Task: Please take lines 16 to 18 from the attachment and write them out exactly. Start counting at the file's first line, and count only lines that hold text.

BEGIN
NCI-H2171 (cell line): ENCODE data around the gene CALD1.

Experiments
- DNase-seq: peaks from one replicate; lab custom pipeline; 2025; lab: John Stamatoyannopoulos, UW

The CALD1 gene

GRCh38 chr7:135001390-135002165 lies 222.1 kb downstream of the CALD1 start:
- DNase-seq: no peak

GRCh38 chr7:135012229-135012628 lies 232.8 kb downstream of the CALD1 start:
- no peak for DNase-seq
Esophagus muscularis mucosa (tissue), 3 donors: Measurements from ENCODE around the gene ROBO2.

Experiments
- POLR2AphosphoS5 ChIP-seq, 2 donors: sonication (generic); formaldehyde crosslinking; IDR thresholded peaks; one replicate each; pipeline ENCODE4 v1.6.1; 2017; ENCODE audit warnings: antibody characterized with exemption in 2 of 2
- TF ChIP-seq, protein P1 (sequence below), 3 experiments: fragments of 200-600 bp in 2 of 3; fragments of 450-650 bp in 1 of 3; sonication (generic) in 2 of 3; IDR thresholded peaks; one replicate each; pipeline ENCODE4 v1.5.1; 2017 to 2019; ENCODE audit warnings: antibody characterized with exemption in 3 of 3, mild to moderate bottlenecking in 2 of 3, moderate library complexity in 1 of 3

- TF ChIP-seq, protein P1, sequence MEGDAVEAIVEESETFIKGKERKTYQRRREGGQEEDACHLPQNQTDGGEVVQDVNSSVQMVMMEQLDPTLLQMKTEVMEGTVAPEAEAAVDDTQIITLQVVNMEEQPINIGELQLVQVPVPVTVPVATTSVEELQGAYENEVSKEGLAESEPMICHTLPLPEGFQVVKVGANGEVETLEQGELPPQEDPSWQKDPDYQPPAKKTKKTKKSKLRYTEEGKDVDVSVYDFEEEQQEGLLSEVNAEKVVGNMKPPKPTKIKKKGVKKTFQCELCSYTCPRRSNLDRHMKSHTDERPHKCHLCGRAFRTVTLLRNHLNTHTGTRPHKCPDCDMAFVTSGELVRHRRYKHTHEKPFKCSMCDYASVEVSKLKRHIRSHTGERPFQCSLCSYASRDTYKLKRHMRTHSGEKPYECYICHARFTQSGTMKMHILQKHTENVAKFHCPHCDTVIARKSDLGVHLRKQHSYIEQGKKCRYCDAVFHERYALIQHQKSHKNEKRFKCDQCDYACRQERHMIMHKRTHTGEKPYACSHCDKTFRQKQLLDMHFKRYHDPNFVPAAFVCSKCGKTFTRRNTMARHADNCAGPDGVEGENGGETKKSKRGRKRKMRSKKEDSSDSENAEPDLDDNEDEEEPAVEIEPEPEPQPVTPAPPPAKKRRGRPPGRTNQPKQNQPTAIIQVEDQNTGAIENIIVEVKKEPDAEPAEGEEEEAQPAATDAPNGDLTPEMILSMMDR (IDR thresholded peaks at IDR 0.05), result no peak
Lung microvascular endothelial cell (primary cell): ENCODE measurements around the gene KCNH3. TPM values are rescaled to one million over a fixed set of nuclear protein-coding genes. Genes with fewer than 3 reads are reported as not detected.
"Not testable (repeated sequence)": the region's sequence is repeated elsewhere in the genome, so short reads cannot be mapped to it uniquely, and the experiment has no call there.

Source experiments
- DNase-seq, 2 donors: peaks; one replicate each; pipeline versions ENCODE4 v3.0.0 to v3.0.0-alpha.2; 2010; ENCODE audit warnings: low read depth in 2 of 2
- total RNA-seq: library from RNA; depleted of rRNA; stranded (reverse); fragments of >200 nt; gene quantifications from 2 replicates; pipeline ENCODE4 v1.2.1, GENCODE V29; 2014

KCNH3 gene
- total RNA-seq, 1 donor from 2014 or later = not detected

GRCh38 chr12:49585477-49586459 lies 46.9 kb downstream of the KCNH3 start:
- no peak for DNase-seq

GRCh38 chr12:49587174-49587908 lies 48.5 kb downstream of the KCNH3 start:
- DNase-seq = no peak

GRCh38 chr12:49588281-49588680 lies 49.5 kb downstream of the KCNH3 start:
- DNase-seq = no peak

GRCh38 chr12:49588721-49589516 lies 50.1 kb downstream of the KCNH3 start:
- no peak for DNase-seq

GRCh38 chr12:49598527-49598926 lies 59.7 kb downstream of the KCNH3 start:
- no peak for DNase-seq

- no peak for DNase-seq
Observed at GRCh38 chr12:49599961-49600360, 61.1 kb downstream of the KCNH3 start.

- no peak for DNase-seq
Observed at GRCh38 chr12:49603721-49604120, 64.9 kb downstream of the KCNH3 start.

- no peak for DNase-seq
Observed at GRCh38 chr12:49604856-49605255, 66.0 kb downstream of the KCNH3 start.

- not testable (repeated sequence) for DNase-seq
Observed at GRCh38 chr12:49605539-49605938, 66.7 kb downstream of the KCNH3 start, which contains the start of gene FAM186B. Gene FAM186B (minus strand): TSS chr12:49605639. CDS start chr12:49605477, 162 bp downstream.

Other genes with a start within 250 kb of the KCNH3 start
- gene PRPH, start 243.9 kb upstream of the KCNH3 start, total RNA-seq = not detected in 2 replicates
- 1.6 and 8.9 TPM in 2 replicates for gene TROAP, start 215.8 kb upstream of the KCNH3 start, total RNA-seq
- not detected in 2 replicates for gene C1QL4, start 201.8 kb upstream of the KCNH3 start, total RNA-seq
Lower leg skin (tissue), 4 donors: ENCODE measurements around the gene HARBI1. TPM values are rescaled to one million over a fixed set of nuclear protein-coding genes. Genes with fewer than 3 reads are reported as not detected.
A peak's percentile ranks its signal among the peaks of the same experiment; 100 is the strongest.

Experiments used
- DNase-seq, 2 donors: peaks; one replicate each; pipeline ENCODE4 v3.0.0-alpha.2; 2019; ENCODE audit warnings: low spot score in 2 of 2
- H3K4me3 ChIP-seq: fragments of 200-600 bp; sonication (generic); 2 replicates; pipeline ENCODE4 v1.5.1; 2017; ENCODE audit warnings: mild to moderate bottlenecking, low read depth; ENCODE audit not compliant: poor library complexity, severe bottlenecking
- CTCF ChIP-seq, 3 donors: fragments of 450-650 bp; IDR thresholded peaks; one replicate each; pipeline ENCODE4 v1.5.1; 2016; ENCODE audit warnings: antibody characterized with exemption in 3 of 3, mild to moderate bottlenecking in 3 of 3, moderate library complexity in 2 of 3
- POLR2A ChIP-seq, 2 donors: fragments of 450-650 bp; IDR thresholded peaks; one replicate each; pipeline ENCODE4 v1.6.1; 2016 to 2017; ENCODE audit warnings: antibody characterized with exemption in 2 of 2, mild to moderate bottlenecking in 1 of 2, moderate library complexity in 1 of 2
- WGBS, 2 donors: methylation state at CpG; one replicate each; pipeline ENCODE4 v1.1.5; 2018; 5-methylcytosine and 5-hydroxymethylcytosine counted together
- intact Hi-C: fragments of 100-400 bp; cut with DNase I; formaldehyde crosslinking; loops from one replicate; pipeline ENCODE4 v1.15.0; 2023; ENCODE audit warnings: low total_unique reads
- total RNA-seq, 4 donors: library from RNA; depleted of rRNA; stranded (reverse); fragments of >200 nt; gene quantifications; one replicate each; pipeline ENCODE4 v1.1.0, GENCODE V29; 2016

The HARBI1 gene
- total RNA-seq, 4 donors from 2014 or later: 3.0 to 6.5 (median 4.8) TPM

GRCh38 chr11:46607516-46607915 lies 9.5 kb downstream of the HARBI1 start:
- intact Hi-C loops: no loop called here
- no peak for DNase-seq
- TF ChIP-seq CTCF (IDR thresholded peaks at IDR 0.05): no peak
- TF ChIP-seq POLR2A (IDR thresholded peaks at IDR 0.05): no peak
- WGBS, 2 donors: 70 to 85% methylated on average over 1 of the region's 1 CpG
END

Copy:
Source experiments
- DNase-seq, 2 donors: peaks; one replicate each; pipeline versions ENCODE4 v3.0.0 to v3.0.0-alpha.2; 2010; ENCODE audit warnings: low read depth in 2 of 2
- total RNA-seq: library from RNA; depleted of rRNA; stranded (reverse); fragments of >200 nt; gene quantifications from 2 replicates; pipeline ENCODE4 v1.2.1, GENCODE V29; 2014